While this is only speculation, I see a couple things likely to happen:

1. Proprietary single-brand (closed loop) payments make a comeback: With a direct connection to the front-screen of your iPhone as soon as you walk in the door, retailers can put together compelling in-store loyalty offers on the fly. For example, I can walk into Best Buy, and up pops my store loyalty card on the front of my iPhone. And they can dangle all kinds of bennies at me in real time, while encouraging me to pay with my Best Buy credentials rendered in a QR code on the screen (and later via NFC or a “cloud” connection).  

2. Banks and card issuers partner with retailers to become the preferred “Passbook card:” For stores that don’t want to bother with the payments piece, instead of presenting a store card with the customer walks in the door, they could present the preferred partner card. For example, Costco, which only takes American Express, could launch an AmEx Passbook card when customers walk in the door.

3. The beginning of the end for paper receipts: Users will have the comfort knowing their receipts are all accessible via iPhone (and in the iCloud). So they will opt out of paper receipts at the register.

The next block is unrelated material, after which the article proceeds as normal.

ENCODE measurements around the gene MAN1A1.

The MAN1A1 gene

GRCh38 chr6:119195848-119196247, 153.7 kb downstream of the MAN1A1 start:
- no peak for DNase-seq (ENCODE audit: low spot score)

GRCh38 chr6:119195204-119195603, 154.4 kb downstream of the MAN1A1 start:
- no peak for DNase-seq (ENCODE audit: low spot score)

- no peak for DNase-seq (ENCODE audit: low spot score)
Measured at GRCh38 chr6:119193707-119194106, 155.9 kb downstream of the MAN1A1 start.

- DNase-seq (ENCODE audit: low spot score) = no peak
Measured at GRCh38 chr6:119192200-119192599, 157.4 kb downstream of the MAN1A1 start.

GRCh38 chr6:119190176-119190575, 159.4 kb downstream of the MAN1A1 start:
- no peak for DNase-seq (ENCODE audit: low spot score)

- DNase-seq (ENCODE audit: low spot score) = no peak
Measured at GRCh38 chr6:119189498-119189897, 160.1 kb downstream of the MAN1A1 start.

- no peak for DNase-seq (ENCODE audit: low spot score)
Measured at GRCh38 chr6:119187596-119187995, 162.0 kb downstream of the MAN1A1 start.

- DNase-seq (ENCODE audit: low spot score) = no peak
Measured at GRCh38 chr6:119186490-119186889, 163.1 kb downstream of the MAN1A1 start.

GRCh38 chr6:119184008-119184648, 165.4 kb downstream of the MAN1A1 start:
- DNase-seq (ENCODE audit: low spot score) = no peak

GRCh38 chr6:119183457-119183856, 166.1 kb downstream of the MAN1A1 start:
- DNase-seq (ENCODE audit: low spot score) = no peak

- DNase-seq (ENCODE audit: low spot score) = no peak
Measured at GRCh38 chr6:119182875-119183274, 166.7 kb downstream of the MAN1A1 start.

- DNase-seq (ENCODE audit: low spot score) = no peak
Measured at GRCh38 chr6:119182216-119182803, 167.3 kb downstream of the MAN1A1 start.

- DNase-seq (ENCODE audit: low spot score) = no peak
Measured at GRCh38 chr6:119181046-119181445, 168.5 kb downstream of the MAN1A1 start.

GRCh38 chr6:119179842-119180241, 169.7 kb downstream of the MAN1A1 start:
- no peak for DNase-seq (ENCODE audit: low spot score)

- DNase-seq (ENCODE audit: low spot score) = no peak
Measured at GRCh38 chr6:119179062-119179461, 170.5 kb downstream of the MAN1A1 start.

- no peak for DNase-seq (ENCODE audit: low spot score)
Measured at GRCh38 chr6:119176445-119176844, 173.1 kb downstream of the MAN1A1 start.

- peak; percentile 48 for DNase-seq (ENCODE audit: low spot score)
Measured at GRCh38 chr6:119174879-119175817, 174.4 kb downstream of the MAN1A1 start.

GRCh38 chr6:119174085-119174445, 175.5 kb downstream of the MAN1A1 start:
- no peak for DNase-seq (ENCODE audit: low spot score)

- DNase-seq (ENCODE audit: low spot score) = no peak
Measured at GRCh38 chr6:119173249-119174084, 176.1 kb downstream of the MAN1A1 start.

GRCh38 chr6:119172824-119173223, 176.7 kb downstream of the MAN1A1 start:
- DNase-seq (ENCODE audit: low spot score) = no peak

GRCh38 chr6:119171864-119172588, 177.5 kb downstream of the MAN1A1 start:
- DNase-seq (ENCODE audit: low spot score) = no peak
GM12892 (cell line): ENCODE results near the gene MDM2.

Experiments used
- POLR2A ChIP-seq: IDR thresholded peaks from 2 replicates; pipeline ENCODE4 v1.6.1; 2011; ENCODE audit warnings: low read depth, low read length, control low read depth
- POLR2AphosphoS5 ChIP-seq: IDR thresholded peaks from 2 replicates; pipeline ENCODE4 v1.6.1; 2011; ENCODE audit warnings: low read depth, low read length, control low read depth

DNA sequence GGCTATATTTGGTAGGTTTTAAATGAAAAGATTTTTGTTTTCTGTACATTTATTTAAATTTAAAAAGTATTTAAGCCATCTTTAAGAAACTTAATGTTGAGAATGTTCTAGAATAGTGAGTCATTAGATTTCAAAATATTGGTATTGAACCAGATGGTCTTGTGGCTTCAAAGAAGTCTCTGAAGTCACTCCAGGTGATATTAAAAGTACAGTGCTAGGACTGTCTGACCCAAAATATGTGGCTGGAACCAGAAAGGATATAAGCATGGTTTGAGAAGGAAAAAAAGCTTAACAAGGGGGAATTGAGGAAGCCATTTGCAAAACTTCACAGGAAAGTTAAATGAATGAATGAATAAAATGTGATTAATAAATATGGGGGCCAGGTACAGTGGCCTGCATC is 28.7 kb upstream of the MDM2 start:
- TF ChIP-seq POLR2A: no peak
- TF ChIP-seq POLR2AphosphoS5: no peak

4. Mobile offers/coupons just found a new home: If you want iPhone-wielding consumers to see your offer, Apple just created an instant place to store (and discover) deals. I’m not sure if this is good or bad for ad-supported banking, but it’s something to consider.

Bottom line: I could go on (for instance about Siri integration), but my head is about to explode with all the possibilities. Time will tell, but I think we just witnessed a watershed moment in mobile-enabled shopping and payments. 


Recommended reading:

  • Read the full analysis by Glenbrook’s Scott Loftesness here.